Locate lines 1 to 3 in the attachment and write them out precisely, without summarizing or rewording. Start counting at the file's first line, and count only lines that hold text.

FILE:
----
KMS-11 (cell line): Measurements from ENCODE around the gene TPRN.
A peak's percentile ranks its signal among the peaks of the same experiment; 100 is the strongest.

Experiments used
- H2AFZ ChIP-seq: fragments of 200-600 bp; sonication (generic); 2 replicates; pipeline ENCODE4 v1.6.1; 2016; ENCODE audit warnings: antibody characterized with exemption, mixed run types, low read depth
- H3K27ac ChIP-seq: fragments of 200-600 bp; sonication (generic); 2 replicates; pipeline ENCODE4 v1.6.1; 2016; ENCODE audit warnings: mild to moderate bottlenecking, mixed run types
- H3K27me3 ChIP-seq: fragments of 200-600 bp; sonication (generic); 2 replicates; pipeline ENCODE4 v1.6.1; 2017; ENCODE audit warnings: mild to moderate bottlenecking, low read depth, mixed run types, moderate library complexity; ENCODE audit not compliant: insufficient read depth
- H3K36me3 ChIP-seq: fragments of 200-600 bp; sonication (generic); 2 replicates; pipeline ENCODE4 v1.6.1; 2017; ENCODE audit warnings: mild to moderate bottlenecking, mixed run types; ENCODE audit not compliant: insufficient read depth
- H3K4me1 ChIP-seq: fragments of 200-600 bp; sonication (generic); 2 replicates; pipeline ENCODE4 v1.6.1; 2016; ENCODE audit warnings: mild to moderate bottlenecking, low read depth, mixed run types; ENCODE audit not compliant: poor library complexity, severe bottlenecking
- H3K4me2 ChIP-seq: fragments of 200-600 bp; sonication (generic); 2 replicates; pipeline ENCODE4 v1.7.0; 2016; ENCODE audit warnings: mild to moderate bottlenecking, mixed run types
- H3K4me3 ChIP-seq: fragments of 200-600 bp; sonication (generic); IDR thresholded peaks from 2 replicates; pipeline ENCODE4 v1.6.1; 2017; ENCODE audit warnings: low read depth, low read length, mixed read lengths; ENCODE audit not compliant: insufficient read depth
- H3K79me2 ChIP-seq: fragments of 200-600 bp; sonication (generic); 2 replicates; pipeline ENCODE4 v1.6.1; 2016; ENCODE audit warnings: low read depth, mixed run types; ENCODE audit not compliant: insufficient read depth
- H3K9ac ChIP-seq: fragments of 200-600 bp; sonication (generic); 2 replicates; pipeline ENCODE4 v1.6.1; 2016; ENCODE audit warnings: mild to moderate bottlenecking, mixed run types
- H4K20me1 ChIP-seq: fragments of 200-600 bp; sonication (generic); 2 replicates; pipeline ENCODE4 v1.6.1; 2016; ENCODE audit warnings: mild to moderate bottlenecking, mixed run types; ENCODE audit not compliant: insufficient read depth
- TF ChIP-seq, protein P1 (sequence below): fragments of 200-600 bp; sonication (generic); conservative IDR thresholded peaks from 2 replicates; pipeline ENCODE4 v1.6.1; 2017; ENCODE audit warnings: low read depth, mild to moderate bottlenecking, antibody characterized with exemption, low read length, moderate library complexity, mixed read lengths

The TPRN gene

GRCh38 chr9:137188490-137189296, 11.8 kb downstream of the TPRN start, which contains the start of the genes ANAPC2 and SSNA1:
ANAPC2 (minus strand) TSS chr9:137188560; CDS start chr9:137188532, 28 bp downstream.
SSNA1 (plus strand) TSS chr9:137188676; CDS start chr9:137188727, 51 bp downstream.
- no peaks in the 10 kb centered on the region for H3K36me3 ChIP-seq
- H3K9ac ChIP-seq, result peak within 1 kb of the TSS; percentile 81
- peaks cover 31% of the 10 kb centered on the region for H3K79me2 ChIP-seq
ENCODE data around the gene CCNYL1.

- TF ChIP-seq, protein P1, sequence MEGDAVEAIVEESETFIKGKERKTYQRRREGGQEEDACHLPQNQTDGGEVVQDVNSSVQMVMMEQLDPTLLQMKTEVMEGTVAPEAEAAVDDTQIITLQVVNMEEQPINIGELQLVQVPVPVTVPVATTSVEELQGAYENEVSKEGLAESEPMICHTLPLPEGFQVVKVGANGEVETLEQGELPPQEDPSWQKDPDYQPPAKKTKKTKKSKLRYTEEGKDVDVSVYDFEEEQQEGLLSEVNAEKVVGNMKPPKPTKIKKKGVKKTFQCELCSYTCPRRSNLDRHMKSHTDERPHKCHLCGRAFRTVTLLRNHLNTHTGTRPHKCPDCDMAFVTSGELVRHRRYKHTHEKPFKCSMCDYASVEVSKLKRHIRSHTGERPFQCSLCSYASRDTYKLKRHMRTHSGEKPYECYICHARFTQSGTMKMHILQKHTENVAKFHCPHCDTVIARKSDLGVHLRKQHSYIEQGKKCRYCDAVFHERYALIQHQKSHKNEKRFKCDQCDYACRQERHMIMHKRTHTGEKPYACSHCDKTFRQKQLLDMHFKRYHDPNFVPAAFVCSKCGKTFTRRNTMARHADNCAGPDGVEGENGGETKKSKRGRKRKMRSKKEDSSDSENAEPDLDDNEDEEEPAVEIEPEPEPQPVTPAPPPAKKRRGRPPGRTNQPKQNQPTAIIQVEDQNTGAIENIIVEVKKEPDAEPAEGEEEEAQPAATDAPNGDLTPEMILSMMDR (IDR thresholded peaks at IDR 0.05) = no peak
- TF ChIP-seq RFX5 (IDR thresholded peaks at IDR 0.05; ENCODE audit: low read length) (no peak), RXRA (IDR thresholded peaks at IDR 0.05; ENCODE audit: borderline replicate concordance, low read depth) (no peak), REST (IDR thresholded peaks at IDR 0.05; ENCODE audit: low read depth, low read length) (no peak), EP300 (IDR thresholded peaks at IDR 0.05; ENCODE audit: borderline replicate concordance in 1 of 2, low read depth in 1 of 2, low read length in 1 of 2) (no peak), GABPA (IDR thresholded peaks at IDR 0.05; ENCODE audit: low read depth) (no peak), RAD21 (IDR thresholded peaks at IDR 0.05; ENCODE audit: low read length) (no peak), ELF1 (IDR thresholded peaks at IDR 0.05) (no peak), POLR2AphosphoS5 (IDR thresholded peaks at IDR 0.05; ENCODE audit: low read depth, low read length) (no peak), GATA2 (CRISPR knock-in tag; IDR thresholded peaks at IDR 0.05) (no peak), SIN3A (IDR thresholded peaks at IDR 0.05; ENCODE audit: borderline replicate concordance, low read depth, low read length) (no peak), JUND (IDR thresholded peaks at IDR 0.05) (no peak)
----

KMS-11 (cell line): Measurements from ENCODE around the gene TPRN.
A peak's percentile ranks its signal among the peaks of the same experiment; 100 is the strongest.

Experiments used